Fragrant flowers abound

image of a white flower

This flower is from one of many types of Citrus plants (Rutaceae family) growing in the Tucker Greenhouse. The fragrance of this flower is intoxicating. If you’d like to visit the citrus plants, they’re located in the southern most greenhouse.

image if a pink flower

This is a close-up of the pistil and stamens of an Amaryllis flower. The Tucker Greenhouse collection of Amaryllis plants (Amaryllidaceae family) have just begun to bloom. They have very fragrant flowers as well. They’re located in the northern most greenhouse.



Today’s Edibles: Pomegranate & Quinoa

Several weeks ago, the Tucker Greenhouse pomegranate plant bloomed.  It is now setting fruits.  Two of them!  I will periodically post new photos of these two developing pomegranates.  If you’d like to see the plant, or even photograph it in person, it’s located in the southern most greenhouse.  I call this variety, ‘Mr. Fenton’.

image of a red fruit

Developing pomegranate fruit.  Punica granatum (Lythraceae)

The picture below is a pomegranate flower in full bloom.

image of a red flower

Picture of a pomegranate flower blooming in the Tucker Greenhouse in December 2013

I grow Quinoa plants in the Tucker Greenhouse because they are a very cool example of a plant found in the Chenopodiaceae family, or Goosefoot family.  Chenopodium quinoa, more commonly known as Quinoa, is grown for its edible seeds.  It is closely related to other healthy edibles like spinach & beets.  The picture below is a Quinoa plant in full bloom.  If you’d like to see the Quinoa plants currently growing in the Tucker Greenhouse, they’re located in the south greenhouse.

image of a plant with tiny flowers

Chenopodium quinoa Chenopodiaceae family

image of tiny flowers

Close-up of tiny Quinoa flowers

Quinoa, once used by the Aztecs, is becoming quite popular today. If you’d like to read more about this highly nutritious food, click here.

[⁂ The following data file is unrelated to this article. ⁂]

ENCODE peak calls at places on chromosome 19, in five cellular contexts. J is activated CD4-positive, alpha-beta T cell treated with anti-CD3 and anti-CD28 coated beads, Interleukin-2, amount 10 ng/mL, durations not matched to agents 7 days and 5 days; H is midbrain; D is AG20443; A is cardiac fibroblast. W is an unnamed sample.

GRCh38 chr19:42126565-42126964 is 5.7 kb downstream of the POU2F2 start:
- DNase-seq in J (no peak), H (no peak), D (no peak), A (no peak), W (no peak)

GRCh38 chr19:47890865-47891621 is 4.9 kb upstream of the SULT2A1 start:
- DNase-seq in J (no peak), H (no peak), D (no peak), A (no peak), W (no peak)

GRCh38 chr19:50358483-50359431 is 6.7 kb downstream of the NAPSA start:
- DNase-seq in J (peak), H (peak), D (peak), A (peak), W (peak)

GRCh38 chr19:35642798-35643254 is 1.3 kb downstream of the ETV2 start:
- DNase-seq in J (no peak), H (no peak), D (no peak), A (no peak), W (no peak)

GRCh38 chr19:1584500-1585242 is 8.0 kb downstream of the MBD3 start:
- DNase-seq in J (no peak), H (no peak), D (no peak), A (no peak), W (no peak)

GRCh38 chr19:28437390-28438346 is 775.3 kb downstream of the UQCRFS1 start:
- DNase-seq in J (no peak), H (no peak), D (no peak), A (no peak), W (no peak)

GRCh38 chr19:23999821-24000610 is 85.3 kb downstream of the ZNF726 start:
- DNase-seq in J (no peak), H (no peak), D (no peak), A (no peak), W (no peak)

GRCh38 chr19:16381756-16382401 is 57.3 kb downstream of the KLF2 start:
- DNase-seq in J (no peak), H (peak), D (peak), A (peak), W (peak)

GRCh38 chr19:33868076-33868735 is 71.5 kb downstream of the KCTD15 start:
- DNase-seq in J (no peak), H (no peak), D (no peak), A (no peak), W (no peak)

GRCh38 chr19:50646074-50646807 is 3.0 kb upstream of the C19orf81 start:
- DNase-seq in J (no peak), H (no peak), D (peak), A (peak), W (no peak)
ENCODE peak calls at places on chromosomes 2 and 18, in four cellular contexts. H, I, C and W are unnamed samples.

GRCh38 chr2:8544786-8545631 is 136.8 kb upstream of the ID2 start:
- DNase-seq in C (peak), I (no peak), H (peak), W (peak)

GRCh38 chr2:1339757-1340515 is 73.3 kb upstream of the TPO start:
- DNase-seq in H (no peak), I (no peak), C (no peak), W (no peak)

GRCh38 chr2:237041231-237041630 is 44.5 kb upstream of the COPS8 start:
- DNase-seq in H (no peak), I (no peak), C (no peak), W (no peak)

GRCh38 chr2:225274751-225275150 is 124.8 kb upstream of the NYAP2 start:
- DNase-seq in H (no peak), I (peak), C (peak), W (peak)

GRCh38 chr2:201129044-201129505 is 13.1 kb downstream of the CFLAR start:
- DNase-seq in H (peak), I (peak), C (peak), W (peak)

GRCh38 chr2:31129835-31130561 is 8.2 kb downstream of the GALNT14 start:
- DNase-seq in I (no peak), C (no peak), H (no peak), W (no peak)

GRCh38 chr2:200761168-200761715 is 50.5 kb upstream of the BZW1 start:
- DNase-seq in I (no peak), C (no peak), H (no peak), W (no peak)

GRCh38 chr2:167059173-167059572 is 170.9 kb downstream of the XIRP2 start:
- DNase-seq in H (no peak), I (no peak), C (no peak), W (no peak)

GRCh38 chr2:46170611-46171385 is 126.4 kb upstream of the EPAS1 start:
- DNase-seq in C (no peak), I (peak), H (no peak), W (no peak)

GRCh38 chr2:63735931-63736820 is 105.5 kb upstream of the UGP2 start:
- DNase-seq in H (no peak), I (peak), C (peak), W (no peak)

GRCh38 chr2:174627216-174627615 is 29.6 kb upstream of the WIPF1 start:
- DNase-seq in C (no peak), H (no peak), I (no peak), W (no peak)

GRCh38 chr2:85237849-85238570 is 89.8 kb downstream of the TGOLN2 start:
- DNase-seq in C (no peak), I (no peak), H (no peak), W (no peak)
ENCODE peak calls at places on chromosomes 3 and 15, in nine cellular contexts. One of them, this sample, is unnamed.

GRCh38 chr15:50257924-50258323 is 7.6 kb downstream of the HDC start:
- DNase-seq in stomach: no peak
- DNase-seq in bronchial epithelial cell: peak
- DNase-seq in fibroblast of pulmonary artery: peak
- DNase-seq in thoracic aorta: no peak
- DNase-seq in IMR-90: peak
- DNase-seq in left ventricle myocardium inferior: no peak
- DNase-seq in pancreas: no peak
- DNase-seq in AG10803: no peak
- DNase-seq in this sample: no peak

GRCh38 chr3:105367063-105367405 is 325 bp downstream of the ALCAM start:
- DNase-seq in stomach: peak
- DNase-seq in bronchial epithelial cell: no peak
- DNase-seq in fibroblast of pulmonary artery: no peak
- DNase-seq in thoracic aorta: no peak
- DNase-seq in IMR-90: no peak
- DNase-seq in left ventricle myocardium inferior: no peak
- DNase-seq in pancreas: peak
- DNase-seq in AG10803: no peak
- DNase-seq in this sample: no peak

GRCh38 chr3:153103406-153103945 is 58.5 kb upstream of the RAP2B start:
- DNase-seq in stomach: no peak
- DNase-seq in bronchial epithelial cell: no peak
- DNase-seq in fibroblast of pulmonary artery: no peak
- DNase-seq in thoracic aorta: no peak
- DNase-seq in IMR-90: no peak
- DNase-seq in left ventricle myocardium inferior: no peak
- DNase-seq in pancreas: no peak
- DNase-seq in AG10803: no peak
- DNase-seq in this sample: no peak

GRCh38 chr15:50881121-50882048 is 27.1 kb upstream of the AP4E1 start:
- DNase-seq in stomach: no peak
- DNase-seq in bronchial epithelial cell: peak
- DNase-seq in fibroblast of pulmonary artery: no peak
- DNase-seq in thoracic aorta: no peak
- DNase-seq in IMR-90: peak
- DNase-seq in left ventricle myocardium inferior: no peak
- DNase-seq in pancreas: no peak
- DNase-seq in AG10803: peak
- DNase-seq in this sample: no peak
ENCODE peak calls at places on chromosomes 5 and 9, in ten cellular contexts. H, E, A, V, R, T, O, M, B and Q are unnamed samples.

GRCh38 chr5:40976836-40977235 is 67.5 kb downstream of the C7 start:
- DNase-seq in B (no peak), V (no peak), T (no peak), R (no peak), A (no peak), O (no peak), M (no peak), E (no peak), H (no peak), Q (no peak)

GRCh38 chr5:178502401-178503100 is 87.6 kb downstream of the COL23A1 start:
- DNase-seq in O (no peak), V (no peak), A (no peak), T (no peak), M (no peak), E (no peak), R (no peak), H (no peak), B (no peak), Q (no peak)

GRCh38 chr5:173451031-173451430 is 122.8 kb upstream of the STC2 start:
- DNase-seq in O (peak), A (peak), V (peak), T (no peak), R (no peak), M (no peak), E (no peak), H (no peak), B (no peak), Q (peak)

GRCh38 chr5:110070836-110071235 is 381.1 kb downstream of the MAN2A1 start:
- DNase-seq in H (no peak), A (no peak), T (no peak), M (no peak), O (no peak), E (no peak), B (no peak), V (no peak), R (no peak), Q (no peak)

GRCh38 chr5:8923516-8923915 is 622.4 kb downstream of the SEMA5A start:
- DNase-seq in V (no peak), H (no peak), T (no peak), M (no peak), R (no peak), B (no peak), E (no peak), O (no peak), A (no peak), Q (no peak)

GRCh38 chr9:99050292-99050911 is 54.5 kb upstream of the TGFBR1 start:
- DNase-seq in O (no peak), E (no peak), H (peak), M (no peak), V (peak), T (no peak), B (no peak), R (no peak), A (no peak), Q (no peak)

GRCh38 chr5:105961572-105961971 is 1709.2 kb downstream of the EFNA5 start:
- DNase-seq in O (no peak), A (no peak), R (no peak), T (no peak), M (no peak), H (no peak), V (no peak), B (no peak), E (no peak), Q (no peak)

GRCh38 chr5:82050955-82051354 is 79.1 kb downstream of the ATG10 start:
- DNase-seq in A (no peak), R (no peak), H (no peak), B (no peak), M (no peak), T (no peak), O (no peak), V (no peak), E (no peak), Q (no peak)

Tucker greenhouse ‘volunteers’

Almost daily, an undergraduate student drops by my office to see if I need any help, or if they can volunteer to learn the ins and outs of greenhouse work.  I now have two, really nice, hard-working volunteers.  Today I taught Fiorella San Martin how to plant seeds.

woman planting seeds

One of the Tucker Greenhouse volunteers, Fiorella San Martin

Tanner Leslie, pictured below is the other Tucker Greenhouse volunteer.  Tanner is busy pruning plants in the very humid Tropical greenhouse.

man in a greenhouse pruning plants.

Tanner Leslie, another volunteer, pruning plants in the Tropical/pond room


Pruning Day!

Often the large trees inside of the Tucker Greenhouse need pruning.  If they don’t get pruned on a regular basis, their branches can press on the roof glass, and can actually break the panes of glass.  That is a dangerous situation.  I can prune most of the plants in the greenhouses by using pole pruners with telescoping poles, but when it comes to trees 30 feet up in the air, with large woody branches, I call in the MU Grounds crew special forces.  Check out the pictures below of Mike and Kellen, MU’s  talented and friendly arborists.

men pruning pants

Mike on the ladder and Kellen hauling out large branches

two men pruning trees

Mike Kyd (helmet) trying to determine where to begin pruning the large fiddle leaf fig tree.

Two guys pruning plants

Mike & Kellen removed many branches that were dangerously pressing on the roof and side glass.

two men pruning plants

Kellen using a pole pruner in the Tropical greenhouse.